Presentation Title

Tribal Water Rights and Water Conflicts in Montana

Authors' Names

Kristin Sleeper

Presentation Type

Oral Presentation

Abstract/Artist Statement

Access to water defines the arid American West and water management is an explicit effort to balance competing water uses. Differing water uses highlights the complexities in water management, and water conflicts will only increase as the climate continues to change. In Montana, the potential for decreasing mountain snowpack and thus less reliable irrigation capacity and river flows during the late summer months could have devastating economic, environmental, and cultural consequences. The need for water rights holders to have certainty about the quantities of water that will be legally available from year-to-year is clear. However, to have certainty, tribal and non-tribal, state-based water rights need to be integrated to ensure administration and enforcement are accurate and equitable.

Tribal water rights are rooted in indigenous sovereignty as well as treaties between Indian Tribes and the U.S. federal government. The case of Winters v. United States (1908) formally recognized tribal water rights, where the Supreme Court ruled that when the federal government set aside land for the Fort Belknap Indian Reservation, it impliedly reserved sufficient water from the Milk River to fulfill the purpose of the reservation. Tribal water rights, which are federal reserved rights, sit in tension with basic the basic principles of western water law. The legal doctrine of prior appropriation defines state-based water rights, where first in time is first in right, and the date of initial water use determines the superior right.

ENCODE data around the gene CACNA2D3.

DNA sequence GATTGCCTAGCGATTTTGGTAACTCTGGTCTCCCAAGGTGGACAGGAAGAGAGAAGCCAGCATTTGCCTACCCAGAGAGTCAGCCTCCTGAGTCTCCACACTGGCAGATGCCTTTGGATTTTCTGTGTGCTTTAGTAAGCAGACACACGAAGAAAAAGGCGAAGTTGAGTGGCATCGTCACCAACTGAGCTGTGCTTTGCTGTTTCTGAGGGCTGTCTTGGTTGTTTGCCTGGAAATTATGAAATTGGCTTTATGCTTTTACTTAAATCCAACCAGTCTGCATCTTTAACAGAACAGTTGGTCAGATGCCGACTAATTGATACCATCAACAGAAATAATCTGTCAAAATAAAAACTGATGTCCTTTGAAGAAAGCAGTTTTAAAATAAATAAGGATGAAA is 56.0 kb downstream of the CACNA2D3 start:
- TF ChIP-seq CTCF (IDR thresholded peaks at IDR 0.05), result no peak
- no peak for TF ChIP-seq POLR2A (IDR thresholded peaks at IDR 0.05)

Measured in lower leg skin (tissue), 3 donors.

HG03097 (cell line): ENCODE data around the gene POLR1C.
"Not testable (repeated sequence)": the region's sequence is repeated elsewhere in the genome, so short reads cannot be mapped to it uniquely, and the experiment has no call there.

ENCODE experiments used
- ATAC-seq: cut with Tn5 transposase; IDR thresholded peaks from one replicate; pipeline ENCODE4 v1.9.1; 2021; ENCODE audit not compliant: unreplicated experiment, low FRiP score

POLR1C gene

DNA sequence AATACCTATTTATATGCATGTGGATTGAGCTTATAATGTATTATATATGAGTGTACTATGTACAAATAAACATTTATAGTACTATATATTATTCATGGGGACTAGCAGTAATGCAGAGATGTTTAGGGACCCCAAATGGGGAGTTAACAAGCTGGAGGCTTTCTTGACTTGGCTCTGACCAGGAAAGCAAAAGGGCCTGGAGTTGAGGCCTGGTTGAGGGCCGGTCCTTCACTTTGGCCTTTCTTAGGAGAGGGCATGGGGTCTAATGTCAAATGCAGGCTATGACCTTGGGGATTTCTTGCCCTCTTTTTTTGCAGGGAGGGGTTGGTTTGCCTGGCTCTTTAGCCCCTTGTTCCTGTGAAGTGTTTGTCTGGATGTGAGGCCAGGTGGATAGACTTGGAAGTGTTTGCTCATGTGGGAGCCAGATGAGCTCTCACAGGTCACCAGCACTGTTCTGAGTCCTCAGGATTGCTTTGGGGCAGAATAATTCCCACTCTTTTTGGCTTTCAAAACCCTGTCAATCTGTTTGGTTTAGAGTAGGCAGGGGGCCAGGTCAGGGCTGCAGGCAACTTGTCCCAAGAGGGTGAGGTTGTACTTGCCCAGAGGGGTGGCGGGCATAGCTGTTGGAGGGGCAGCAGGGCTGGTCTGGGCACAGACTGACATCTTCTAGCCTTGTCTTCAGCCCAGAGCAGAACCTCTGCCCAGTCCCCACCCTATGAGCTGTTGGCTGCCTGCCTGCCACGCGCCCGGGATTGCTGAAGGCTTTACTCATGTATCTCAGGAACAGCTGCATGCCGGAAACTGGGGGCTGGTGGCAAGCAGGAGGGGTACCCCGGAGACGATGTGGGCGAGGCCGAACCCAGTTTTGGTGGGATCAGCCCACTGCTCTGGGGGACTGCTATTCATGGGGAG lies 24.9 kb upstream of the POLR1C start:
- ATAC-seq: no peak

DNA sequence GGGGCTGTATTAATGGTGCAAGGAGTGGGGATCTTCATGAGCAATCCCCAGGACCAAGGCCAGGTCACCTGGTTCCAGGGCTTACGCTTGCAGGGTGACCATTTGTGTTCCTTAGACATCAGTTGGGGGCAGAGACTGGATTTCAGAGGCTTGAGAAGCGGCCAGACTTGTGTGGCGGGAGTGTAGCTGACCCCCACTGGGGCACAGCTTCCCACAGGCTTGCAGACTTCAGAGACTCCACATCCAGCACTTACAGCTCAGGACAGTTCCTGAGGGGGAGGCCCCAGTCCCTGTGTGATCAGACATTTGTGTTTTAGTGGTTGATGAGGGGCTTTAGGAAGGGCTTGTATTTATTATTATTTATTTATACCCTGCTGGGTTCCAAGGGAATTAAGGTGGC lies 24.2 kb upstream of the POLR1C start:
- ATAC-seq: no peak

In 1979 Montana began a general stream adjudication to quantify all water rights, which ignited conflict and management impasses from both Tribes and existing non-tribal, state-based water rights holders due to the clash of appropriated rights, federal reserved rights, and values for water use. The state established the Reserved Water Rights Compact Commission to negotiate Tribal water rights and avoid the looming threat of litigation. However, despite the success of the commission, current research and judicial opinions suggest that difficult and persistent questions remain regarding how to quantify tribal water rights and how to integrate tribal compact rights and non-tribal, state-based water rights.

To assess where the current water governance system breaks down and leaves questions related to the integration of tribal compact rights and state-based water rights, this presentation will summarize the findings from a series of key informant interviews conducted with tribal lawyers, state administrators, legislators, lobbyists, hydrologists, landowners, and irrigators from across Montana. In addition, this presentation will describe recommendations for policymakers about the best ways to address water conflicts going forward. The results of this work are relevant to water users, the State of Montana’s Water Policy Interim Committee, as well as to Tribal Nations facing similar situations in Montana and beyond.